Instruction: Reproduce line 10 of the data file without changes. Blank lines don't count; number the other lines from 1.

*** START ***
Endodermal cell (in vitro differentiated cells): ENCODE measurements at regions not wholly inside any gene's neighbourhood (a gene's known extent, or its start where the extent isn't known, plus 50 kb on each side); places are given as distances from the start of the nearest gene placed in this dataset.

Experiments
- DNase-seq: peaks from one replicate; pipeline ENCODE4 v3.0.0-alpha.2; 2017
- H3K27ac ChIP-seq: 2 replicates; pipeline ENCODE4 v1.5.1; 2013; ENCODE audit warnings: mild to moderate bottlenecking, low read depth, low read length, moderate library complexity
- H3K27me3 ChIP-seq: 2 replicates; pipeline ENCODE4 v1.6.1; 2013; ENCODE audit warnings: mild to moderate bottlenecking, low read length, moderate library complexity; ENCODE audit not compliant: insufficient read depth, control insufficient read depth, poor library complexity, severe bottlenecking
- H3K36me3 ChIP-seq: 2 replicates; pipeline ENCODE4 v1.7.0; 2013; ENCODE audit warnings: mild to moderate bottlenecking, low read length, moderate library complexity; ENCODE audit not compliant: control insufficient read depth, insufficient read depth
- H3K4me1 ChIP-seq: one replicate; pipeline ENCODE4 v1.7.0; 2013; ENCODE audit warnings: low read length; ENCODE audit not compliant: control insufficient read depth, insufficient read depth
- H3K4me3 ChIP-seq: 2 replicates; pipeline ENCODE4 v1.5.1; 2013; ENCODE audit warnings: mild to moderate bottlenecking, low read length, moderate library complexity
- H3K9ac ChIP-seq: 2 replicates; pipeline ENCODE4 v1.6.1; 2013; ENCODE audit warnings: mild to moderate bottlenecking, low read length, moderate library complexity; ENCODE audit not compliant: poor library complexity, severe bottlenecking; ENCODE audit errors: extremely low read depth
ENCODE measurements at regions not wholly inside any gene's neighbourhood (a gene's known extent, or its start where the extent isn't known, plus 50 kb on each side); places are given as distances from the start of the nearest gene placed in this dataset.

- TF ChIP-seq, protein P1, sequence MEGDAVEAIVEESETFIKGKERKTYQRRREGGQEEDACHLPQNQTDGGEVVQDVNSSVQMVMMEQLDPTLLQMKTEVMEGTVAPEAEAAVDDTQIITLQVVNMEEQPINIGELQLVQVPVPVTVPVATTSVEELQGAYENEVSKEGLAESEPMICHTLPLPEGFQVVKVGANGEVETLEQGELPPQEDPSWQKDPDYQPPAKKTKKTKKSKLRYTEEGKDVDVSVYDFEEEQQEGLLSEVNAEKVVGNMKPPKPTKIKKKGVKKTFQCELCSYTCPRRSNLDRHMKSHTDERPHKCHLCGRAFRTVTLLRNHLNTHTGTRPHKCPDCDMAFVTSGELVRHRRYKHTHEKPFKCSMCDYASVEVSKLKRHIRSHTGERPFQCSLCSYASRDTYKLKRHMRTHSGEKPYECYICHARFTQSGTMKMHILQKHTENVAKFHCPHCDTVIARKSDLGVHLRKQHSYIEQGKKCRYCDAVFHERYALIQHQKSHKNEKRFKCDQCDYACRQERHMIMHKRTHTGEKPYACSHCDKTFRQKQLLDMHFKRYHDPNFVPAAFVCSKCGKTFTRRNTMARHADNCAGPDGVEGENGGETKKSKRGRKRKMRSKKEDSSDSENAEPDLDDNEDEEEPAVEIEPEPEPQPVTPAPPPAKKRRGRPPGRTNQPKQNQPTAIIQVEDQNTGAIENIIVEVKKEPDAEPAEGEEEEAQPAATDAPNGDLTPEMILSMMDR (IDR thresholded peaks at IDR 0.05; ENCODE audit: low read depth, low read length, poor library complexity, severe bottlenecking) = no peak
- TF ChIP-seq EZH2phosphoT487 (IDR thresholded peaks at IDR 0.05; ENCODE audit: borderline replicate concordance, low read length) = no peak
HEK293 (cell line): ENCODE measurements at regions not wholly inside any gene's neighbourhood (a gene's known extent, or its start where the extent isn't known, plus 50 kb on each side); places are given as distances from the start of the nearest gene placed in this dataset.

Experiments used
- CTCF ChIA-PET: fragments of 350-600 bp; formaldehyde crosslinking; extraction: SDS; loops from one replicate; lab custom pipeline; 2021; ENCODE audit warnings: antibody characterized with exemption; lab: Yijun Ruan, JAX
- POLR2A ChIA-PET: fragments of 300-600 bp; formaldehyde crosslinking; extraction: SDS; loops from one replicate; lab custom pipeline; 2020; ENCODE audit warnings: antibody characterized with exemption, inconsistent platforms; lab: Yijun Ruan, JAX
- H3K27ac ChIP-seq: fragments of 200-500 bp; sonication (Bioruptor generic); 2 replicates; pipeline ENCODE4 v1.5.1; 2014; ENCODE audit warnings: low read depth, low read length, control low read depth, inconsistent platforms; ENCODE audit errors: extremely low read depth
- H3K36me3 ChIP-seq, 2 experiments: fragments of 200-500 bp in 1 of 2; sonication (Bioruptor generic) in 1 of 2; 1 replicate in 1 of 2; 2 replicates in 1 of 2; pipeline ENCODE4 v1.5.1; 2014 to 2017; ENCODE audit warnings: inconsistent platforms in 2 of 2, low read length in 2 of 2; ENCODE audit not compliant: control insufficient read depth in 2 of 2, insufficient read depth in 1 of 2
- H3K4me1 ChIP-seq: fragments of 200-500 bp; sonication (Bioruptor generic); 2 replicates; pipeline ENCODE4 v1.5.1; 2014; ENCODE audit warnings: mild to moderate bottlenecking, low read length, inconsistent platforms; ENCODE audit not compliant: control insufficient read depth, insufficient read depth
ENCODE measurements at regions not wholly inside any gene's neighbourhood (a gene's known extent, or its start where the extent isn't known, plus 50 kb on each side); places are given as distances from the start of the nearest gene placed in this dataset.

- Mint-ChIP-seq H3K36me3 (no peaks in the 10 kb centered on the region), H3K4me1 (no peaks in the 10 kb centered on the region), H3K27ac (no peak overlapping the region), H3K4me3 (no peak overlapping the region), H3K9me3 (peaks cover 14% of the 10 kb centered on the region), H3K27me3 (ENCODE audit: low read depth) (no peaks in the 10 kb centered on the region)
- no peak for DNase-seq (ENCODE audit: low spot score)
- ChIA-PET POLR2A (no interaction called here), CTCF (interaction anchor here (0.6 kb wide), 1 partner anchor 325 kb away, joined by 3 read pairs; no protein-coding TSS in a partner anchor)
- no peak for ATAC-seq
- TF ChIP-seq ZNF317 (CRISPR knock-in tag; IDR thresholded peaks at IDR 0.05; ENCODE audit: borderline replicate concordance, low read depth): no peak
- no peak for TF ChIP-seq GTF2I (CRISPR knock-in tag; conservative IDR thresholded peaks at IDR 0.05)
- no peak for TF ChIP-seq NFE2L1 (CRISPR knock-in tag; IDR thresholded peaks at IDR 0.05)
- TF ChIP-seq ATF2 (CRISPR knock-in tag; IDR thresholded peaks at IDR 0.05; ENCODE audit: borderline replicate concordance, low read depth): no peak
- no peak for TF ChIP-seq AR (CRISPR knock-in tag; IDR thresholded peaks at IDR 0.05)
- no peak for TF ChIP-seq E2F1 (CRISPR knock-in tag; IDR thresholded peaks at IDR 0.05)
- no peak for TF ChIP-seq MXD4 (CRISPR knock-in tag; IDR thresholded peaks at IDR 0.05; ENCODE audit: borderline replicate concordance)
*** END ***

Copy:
ENCODE measurements at regions not wholly inside any gene's neighbourhood (a gene's known extent, or its start where the extent isn't known, plus 50 kb on each side); places are given as distances from the start of the nearest gene placed in this dataset.